As a paramedic, University of Toronto alumnus amir alana He routinely responds to a wide range of calls, from people experiencing a heart attack or stroke to people experiencing mental health and addiction issues.
“On any given day, you could go from acute trauma to someone who is 70 years old and just had a fall, but is otherwise uninjured,” says Allana, who recently defended her master’s thesis in the research program at health services offered by the Dalla Lana School of Medicine. Institute for Public Health Health Policy, Management and Evaluation (IHPME).
“The next call could be for someone who is in a shelter system who has a number of chronic conditions that have worsened, or who just needs a place to go. Are you trying to navigate to what extent is this a health issue versus a social issue? Is this an addiction problem? You’re switching gears all the time, and a lot of that is finding cases, triaging and navigating the health care system.”
In fact, Allana says that traditional medical emergencies represent only a small fraction of the cases she sees.
“It’s hard for newer paramedics who spend their entire education thinking about trauma and cardiac arrest, only to realize, ‘Oh, that’s only 10 percent of what I do,’” he says. “There aren’t enough educational or cultural pieces to tell them, ‘Actually, your role for the most part is diagnosis and care navigation. Your role is an extension of health services because you are mobile in the community.’”
Allana and her co-supervisor, Andres Pintoan associate professor at the Dalla Lana School of Public Health and a family physician at St. Michael’s Hospital, recently published an article in health policy, which explores how paramedics can address the social determinants of health more effectively.
Care could be improved, they argue, by equipping paramedics with tools for better social and environmental assessments. For example, the questionnaires could be used to help paramedics screen patients for risks associated with housing, income, and food insecurity. Paramedics could also address health-related social factors by working directly with community organizations such as legal aid, shelters, detox centers, food banks, and employment agencies. Allana says such an approach would require a change in paramedic education, culture and governance.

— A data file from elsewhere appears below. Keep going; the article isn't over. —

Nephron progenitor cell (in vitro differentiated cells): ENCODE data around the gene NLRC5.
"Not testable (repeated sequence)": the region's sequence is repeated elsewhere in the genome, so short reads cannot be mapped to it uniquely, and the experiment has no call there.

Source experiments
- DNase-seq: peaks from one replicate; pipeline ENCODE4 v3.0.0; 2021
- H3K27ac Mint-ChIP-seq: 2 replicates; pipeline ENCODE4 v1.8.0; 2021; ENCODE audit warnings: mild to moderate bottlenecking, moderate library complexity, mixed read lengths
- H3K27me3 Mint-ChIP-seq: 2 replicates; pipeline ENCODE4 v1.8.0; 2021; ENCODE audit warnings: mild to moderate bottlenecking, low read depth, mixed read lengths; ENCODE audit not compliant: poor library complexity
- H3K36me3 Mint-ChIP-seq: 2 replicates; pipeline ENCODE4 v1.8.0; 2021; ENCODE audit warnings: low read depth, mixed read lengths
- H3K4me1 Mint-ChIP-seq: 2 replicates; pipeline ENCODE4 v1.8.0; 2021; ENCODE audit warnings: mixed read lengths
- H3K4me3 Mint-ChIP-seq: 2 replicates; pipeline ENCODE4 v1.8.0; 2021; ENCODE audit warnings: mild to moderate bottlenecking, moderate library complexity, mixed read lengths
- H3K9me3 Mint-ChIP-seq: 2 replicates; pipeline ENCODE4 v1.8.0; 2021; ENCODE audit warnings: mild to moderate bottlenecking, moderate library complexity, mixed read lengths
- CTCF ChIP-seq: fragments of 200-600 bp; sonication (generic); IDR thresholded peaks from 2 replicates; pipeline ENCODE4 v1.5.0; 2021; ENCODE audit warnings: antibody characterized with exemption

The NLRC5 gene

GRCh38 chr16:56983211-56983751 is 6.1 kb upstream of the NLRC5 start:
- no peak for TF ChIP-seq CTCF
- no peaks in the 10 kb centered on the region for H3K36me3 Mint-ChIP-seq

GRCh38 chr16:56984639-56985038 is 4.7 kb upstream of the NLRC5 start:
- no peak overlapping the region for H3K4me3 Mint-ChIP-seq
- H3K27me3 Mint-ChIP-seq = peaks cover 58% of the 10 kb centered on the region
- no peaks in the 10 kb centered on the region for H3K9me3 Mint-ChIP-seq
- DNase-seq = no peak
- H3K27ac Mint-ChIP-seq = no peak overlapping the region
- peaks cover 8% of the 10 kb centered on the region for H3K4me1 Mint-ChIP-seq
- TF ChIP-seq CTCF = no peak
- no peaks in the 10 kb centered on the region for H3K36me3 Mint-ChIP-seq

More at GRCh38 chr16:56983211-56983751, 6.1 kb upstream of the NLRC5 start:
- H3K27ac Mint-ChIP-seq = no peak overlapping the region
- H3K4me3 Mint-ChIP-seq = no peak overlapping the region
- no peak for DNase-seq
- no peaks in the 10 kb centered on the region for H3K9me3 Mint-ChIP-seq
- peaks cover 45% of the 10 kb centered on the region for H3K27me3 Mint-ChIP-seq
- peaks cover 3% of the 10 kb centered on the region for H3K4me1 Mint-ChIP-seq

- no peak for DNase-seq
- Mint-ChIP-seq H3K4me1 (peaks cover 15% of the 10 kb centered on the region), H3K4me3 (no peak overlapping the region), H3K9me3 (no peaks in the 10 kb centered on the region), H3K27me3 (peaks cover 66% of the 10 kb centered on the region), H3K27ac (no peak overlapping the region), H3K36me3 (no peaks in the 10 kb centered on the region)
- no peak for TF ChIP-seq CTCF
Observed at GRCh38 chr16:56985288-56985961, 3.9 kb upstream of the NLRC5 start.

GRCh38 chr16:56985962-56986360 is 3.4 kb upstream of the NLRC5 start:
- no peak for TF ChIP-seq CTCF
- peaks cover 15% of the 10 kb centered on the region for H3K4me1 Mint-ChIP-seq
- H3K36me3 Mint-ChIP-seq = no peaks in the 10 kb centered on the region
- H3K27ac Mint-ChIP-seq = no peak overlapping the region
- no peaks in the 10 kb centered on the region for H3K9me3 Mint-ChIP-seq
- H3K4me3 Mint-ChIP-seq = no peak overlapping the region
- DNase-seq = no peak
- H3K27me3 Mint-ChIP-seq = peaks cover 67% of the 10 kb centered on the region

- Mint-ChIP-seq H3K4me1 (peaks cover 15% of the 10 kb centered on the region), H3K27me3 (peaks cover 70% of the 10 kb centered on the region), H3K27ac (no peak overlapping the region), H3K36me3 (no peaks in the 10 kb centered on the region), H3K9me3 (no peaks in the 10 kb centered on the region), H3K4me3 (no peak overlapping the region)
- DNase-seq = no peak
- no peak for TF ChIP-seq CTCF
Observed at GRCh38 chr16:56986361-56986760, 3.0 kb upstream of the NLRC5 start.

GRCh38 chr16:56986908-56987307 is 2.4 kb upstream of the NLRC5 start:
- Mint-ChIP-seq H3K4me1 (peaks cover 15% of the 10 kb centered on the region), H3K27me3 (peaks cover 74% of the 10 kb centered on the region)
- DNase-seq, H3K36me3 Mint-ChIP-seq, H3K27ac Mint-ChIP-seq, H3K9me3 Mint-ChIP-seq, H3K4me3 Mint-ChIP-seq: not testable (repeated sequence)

His research also looks at integrated care and how paramedics can extend primary and preventive care in home and community settings.
Allana says that the pandemic has exposed the vulnerability of the health system and provides an opportunity to think about how to restructure it in a way that leverages local agencies and services to improve outcomes.
“There are approaches to care that can be delivered in the community, but they require a rethinking of the role of primary care, community nursing and mobile care teams, including paramedics and mental health services, to address the needs of people. people in a way that you don’t depend only on doctors and nurses in a hospital,” he says.
In a study published in the International Journal of Integrated Care, Allana analyzed 108 programs around the world that use paramedics in various care pathways in the community. She found that paramedics filled gaps in care by working in the silos that exist between hospitals, social services, primary care, and public health. For example, in some jurisdictions, paramedics work with primary care teams to address flare-ups of chronic conditions such as heart failure (when the heart is too weak to keep up with the body’s pumping needs) and chronic obstructive pulmonary disorder (a lung disease that causes breathing problems). problems) by going into the community to address needs both reactively and proactively.
“Even something as simple as monitoring the weight of people with congestive heart failure can detect deterioration early,” says Allana. “Family health teams and paramedics can put systems in place to follow care plans and adjust medications. There is something in between purely scheduled primary care and highly acute unscheduled emergency care: there is a huge gap in the middle that no one fills, and many new [paramedicine] the programs are filling that.”
Allana says that ultimately a broader view of the profession is needed and that investing in the ability of paramedics to provide urgent and preventative care will strengthen the health system for all.
“Use of emergency departments and hospital services has outpaced population growth for several decades and will continue to do so. The reason for this is that you are not providing adequate care options in the community. We don’t have the capacity in the acute care system to adequately care for people. If you invest in prevention and care coordination, it will pay off in the long run and reduce the need for additional emergency coverage over time.”